I thought I had a pretty good understanding of how to express my feelings until I started reading Nonviolent Communication. This book has transformed the way I communicate with others, coupled with learning about my awareness to my own needs behind the feelings I am experiencing. Nonviolent Communication offers a 4-part framework and walks us through different applications of how we can practice each step. I recommend this book for anyone wanting to enrich your life whether it be personally or professionally.
5. Compassionate Conversations: How to Speak and Listen from the Heart by Hamilton, Wilson, and Loh
“Our usual approaches to conversation are not wrong, but how often do we come away satisfied with the quality of our speaking and listening? How frequently have we learned something? And how many times have we felt encouraged to keep talking and go further?” (p. ix)
As society changes, so does our language. Compassionate Conversations delves into the evolution of language and humans, emphasizing our capacity for learning and growth. Thoughtful practice questions also included at the end of each chapter prompt self-reflection on our own conversations. This book has been one that I come back to over and over again.
6. Chop Wood, Carry Water: How to Fall in Love with the Process of Becoming Great by Joshua Medcalf
This book is actually the first out of all 8 of these books that I read: it kickstarted my understanding of working for a long term goal without focusing on “achievement” in large milestones. Chop Wood, Carry Water is written in short, easy to read chapters that focus on what it looks like to develop from a moment to moment perspective, instead of focusing on the end goal and “winning”.
7. Laziness Does Not Exist by Dr. Devon Price, Ph.D.
Laziness Does Not Exist is the game changing book for me when it comes to how I think of my productivity and my efforts. Dr. Price describes (with sources) how “laziness” came into the world and how it has been used to judge, shame, and punish people into feeling like they aren’t doing enough. There are countless science-backed examples of how the concept of laziness is actually harmful, along with interviews with therapists and experts offering strategies on how to reframe our life’s value and live more in the present moment.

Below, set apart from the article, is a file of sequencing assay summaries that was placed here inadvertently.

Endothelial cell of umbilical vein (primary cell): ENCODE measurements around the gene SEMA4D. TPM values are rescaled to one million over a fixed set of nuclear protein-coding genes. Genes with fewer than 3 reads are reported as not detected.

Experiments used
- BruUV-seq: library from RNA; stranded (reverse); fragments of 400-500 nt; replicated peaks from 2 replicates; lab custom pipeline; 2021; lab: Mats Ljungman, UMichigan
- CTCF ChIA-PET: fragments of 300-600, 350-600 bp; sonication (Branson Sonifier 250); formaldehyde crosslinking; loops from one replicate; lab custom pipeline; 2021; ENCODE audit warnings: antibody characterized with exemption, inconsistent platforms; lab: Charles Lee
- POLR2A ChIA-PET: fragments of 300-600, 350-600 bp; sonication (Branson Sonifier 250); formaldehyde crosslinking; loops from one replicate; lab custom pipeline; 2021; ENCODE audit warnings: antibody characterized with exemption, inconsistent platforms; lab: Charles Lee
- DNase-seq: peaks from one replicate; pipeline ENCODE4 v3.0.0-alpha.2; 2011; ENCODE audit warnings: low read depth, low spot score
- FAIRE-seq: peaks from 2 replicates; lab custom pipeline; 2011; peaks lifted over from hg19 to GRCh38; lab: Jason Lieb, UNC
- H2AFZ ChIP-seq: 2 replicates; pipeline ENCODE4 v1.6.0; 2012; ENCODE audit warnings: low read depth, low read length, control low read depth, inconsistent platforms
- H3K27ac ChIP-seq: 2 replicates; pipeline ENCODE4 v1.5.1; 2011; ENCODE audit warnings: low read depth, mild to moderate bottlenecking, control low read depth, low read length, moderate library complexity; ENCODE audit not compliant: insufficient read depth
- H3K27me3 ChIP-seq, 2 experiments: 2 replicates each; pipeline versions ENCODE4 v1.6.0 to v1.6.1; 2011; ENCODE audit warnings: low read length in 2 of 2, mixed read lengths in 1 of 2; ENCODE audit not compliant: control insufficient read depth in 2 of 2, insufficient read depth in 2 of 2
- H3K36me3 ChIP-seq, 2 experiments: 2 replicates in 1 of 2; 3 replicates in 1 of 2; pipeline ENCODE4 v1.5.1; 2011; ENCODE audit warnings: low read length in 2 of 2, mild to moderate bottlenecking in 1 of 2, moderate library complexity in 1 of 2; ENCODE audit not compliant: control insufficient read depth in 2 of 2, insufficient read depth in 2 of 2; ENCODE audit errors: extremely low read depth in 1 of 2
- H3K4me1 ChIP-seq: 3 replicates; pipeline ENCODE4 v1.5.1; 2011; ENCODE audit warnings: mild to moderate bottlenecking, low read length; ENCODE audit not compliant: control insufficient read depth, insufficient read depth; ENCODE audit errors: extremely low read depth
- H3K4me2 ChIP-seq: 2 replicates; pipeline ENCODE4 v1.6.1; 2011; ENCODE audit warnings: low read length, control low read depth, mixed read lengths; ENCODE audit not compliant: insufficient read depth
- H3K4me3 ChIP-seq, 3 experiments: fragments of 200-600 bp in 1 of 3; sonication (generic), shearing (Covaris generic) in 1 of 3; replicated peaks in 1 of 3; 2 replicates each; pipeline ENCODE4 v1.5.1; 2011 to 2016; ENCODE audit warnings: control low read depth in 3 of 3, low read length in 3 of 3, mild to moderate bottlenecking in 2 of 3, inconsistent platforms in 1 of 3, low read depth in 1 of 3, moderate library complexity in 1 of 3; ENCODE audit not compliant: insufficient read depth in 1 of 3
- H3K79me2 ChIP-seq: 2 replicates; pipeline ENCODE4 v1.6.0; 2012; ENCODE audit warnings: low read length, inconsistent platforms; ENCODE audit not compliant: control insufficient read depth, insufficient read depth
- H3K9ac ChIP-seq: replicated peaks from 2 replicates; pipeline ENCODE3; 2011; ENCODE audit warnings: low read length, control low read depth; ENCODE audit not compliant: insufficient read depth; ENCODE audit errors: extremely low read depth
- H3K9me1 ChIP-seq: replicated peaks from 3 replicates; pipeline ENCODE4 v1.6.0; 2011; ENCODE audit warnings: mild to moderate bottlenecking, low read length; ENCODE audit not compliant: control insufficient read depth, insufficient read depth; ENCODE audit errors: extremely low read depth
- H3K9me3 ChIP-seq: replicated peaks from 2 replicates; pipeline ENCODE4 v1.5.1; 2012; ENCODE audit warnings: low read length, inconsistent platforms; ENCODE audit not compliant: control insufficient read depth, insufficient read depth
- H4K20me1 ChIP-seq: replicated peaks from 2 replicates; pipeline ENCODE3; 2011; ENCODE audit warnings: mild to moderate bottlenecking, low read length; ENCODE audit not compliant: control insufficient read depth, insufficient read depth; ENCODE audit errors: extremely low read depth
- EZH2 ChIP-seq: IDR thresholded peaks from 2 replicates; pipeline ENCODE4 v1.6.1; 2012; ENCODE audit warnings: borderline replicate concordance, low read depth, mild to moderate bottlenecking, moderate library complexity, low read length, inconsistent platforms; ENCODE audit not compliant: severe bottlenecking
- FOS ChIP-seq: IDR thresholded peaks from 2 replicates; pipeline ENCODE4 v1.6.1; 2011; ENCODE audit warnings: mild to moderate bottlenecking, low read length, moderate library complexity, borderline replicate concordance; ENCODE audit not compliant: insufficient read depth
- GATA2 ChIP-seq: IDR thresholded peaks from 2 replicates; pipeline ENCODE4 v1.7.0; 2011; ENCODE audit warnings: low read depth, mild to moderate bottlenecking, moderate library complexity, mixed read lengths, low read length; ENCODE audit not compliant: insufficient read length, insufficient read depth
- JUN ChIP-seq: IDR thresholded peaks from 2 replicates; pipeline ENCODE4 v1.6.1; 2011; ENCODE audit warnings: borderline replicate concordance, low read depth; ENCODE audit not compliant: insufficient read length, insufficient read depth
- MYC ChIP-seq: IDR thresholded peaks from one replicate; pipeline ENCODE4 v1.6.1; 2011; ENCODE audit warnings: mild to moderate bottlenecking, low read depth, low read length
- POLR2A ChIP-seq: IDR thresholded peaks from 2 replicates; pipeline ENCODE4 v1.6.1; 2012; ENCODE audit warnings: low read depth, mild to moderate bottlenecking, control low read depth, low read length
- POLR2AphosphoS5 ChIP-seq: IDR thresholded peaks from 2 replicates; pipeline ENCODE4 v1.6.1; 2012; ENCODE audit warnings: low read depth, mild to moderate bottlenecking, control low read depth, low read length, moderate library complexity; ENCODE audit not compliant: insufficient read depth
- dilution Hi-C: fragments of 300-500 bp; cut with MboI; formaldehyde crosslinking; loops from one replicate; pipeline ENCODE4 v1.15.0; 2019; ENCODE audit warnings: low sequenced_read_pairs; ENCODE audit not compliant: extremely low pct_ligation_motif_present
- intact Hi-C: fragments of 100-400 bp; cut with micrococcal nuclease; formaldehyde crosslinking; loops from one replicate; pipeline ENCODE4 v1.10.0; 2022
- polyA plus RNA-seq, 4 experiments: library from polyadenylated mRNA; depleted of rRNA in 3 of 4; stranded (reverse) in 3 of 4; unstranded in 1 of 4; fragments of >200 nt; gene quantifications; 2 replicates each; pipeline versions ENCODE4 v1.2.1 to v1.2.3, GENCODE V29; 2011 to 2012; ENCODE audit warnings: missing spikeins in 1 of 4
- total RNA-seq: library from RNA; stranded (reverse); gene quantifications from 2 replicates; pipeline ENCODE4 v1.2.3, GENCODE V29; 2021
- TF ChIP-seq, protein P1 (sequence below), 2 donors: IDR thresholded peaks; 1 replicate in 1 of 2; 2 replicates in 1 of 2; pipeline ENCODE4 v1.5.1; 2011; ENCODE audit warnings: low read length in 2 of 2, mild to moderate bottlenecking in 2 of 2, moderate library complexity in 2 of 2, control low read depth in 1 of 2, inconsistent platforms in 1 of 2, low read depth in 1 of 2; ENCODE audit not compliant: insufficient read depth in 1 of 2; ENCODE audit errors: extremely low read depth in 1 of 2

8. How to Keep House While Drowning by K.C. Davis
I was recommended to follow KC Davis under the account ‘domesticblisters’ one day when chatting with a friend about how much I have trouble keeping up with my apartment. Her vulnerability shines through with each tip she posts related to “struggle care,” which is a more gentle approach to keeping your living spaces together without massive amounts of self-shame. I’ll be honest with you – I haven’t read this book yet and I REALLY want to! In essence, this book helps to reframe chores as kindnesses to our future selves, rather than a reflection of our worth. I know I struggle with that. If you do, I am positive you will find something helpful in this book. (I plan to update this after I’ve read it!)
In conclusion, each of these self development books have made a tremendous impact on my life in many ways. The variety in this list covers a range of self improvement related topics. I hope this book list helps you out. Check out your local library and see if any of these books are there. If they aren’t, maybe put in a request for your library to get a copy! Additionally, you can also print this list and bring it to the library for reference. If you see any errors or would like something removed, please contact me. I do not own the rights to any of the book images on the covers.
What books have you read? Which ones resonated with you? Any you found helpful? Let me know in the comments!
If you’re interested in any other resources, you can check out our resources page.
If you are curious about keeping track of your small, messy steps, read my blog about My Accomplishment Jar!